Maguire will head out to Florida in early January for a bit of warm weather practice but hasn’t yet secured a base in the US. She said: “It is something I need to look into but I kind of have to figure out how long I would be there and if it is worthwhile having somewhere or not.”

Another item on the to-do list is to decide on a caddie. She explained: “I have a few options that I am considering at the minute. It’ll be a little bit of trial and error, probably, as well. You spend a lot of time with your caddie and it’s important that you work well together.”

‘Had enough’

So has Lisa – who has frequently caddied for her sister – applied for the job? Maguire laughs. “Lisa has not. She will not be applying for the job. She said that she has done her bit and has had enough.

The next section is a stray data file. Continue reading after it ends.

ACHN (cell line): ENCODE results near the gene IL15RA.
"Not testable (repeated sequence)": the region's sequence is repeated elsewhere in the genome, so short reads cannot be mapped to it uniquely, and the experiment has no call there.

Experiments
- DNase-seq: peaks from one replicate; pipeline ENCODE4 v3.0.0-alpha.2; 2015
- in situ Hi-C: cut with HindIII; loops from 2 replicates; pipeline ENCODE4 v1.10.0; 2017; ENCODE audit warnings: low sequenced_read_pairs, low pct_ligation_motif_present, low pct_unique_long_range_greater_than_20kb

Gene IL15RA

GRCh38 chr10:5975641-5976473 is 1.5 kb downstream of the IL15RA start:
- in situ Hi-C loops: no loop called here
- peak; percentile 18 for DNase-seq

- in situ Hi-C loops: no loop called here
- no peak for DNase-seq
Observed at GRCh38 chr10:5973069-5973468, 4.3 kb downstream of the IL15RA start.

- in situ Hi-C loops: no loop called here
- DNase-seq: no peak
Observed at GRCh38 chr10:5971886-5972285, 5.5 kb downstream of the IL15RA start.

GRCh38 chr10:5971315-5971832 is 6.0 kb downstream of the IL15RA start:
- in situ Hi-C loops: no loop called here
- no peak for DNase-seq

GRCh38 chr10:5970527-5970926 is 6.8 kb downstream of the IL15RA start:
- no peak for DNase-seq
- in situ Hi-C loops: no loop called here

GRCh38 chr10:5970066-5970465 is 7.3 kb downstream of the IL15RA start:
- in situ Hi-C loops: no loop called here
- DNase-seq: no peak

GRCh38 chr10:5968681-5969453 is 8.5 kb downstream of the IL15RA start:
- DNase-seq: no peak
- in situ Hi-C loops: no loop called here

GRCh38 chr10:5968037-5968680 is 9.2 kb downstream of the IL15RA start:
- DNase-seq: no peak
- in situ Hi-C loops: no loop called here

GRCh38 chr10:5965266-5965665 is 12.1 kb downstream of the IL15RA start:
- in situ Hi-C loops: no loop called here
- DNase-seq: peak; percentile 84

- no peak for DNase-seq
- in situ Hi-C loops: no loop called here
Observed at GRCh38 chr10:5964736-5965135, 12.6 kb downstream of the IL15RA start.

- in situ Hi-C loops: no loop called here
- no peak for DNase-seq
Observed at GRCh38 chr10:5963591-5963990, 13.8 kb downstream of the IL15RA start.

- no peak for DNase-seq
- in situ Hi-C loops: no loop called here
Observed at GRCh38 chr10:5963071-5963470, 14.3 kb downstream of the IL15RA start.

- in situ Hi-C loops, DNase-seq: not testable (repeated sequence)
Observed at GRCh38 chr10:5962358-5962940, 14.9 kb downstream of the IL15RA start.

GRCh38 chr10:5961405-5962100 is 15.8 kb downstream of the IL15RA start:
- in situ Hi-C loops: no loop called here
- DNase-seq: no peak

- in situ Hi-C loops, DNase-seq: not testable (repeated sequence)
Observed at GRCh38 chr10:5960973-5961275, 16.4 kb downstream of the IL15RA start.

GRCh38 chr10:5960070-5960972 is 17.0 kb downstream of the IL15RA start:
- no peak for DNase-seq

I have high standards and expectations for myself and I would probably have that of my caddie as well

“I am pretty independent on the course. I don’t rely on my caddie too much, but I guess when I do it is more to get rid of doubt. Yardages and stuff like that I’ll do myself. In a lot of the amateur and college golf I had no caddie. This year was a little different, getting used to someone being there all the time. I was figuring out what I liked and didn’t like.”

So what is she like to caddie for? Maguire smiles. “That’d be a better question for Lisa. I would say that I am pretty independent but when I want to know something, I want to know it right. I am sure that I am decently demanding.

“I have high standards and expectations for myself and I would probably have that of my caddie as well. There is give and take at the same time. I have gotten along pretty well with all the caddies I have had so far; none of them have quit and dropped the bag.”